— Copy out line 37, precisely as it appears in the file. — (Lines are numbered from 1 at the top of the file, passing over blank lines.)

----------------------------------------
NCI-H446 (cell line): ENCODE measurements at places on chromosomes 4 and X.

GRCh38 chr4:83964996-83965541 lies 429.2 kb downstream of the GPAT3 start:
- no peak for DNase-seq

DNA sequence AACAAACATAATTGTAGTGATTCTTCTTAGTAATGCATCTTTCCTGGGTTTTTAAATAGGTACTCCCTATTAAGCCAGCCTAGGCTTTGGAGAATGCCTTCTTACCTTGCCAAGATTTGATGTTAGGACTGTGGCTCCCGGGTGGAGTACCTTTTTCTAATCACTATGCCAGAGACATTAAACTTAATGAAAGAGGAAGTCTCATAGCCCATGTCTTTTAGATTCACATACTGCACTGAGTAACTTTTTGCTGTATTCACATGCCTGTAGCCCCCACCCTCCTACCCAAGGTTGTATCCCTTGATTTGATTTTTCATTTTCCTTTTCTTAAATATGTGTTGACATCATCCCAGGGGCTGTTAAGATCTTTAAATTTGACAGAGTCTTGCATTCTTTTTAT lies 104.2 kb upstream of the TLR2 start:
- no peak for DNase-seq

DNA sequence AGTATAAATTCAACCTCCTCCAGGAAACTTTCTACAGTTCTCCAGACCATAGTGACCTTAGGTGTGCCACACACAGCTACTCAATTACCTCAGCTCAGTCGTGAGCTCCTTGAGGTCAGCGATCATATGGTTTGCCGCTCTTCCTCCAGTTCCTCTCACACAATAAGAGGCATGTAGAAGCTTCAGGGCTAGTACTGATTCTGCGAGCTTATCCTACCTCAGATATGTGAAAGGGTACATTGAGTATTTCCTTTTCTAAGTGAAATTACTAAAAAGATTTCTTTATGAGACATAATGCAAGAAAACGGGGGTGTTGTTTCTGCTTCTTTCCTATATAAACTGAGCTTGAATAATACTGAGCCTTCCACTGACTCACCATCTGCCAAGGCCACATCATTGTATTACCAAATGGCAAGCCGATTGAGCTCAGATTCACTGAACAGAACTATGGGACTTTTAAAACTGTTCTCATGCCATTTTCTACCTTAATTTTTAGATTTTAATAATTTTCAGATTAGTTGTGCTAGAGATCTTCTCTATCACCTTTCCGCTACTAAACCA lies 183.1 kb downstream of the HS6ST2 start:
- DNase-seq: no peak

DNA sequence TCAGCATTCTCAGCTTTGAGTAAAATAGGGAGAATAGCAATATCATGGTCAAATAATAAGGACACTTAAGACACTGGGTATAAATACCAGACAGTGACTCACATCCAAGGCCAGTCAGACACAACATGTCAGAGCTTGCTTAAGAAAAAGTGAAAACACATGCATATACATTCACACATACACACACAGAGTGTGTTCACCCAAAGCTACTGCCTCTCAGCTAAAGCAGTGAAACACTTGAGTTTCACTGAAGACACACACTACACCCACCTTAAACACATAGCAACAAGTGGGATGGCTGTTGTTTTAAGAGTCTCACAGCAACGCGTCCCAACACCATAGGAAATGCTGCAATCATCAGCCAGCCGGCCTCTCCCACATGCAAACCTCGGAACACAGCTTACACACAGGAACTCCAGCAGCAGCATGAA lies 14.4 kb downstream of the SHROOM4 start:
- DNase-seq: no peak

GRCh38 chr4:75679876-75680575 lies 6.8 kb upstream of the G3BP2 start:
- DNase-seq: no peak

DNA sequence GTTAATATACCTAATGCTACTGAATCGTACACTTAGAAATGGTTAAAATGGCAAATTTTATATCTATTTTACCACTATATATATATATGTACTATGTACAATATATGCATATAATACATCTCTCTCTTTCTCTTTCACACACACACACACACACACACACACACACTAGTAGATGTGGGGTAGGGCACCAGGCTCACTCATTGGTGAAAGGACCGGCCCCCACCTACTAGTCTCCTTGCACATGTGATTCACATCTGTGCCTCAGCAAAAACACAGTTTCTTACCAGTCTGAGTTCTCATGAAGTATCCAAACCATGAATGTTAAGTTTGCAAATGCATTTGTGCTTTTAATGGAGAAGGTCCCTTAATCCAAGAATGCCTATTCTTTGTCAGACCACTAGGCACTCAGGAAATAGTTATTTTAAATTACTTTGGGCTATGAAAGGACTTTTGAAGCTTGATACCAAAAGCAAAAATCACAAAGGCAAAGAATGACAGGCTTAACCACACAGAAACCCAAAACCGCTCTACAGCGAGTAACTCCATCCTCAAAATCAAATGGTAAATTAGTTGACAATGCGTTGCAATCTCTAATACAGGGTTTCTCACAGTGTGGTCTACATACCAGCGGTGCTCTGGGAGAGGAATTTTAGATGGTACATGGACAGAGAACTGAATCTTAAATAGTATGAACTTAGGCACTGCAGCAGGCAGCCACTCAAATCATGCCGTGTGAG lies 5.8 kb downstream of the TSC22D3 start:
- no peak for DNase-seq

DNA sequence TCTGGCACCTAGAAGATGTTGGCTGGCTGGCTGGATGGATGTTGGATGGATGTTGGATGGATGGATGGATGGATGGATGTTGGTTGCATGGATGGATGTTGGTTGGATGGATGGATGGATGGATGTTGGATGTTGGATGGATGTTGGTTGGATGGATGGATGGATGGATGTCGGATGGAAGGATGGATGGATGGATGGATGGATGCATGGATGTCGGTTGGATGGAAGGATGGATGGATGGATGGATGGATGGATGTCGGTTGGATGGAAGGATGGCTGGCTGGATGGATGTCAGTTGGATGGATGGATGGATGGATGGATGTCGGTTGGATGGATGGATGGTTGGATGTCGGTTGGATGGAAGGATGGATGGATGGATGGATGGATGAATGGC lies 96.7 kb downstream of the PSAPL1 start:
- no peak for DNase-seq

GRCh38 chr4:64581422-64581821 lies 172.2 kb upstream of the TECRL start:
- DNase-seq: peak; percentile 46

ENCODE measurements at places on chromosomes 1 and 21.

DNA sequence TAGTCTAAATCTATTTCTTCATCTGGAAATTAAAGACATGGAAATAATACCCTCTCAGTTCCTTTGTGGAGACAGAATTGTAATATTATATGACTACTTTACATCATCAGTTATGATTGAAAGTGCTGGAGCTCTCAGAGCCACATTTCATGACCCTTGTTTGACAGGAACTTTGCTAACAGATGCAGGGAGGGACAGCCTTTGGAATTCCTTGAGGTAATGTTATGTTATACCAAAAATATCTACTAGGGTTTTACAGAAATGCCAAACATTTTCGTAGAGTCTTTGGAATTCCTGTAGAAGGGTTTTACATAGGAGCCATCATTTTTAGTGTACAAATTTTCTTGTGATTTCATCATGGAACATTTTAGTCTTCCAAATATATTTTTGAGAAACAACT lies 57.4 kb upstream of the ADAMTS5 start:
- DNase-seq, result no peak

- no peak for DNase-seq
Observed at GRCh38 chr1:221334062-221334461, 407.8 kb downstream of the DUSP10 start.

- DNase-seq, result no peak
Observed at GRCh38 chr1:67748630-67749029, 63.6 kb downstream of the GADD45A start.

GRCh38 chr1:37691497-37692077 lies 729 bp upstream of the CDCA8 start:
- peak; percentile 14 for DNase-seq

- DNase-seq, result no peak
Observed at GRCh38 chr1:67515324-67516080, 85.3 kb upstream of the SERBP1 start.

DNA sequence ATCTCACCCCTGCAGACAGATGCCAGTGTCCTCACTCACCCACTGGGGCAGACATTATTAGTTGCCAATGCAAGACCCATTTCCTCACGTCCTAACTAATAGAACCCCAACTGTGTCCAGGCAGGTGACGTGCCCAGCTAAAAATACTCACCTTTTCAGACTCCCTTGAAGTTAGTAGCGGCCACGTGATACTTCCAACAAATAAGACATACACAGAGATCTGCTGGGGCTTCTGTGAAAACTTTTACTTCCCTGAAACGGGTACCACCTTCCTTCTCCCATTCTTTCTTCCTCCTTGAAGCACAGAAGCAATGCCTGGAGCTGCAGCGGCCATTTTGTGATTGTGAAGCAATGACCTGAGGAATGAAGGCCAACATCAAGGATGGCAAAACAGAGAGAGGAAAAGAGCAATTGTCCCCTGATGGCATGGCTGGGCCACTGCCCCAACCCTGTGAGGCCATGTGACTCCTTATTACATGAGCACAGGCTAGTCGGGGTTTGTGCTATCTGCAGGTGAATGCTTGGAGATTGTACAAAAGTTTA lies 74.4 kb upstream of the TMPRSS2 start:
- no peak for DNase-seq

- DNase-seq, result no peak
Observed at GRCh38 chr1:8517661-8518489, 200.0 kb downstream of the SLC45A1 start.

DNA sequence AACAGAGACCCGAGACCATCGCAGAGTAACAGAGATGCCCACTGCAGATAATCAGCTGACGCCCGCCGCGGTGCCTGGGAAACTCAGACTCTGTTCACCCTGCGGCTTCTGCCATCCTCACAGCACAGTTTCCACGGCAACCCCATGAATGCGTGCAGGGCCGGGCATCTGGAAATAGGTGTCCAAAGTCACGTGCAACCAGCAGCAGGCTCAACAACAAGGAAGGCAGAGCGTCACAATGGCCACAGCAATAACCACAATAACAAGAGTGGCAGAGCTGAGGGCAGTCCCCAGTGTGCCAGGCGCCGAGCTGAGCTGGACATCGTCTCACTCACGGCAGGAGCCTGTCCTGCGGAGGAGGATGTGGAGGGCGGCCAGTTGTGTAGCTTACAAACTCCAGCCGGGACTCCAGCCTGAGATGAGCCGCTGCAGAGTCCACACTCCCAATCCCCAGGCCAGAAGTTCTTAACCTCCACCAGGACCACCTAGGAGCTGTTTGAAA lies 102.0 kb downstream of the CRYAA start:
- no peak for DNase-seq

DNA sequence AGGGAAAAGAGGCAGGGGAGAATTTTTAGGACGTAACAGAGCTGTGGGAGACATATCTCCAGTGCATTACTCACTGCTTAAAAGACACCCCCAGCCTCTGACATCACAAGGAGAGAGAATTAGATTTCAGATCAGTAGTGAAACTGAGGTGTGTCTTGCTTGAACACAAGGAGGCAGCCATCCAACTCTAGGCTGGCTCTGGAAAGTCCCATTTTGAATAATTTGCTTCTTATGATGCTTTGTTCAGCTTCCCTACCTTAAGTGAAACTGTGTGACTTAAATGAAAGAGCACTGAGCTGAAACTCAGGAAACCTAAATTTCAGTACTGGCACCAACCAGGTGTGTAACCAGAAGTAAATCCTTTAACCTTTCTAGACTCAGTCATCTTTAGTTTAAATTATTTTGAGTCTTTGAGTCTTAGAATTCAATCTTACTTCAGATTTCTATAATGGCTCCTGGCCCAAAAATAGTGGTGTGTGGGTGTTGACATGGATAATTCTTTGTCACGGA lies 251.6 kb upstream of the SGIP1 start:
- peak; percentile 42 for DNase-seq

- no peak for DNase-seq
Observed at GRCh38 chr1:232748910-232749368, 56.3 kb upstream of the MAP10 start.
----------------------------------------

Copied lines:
- no peak for DNase-seq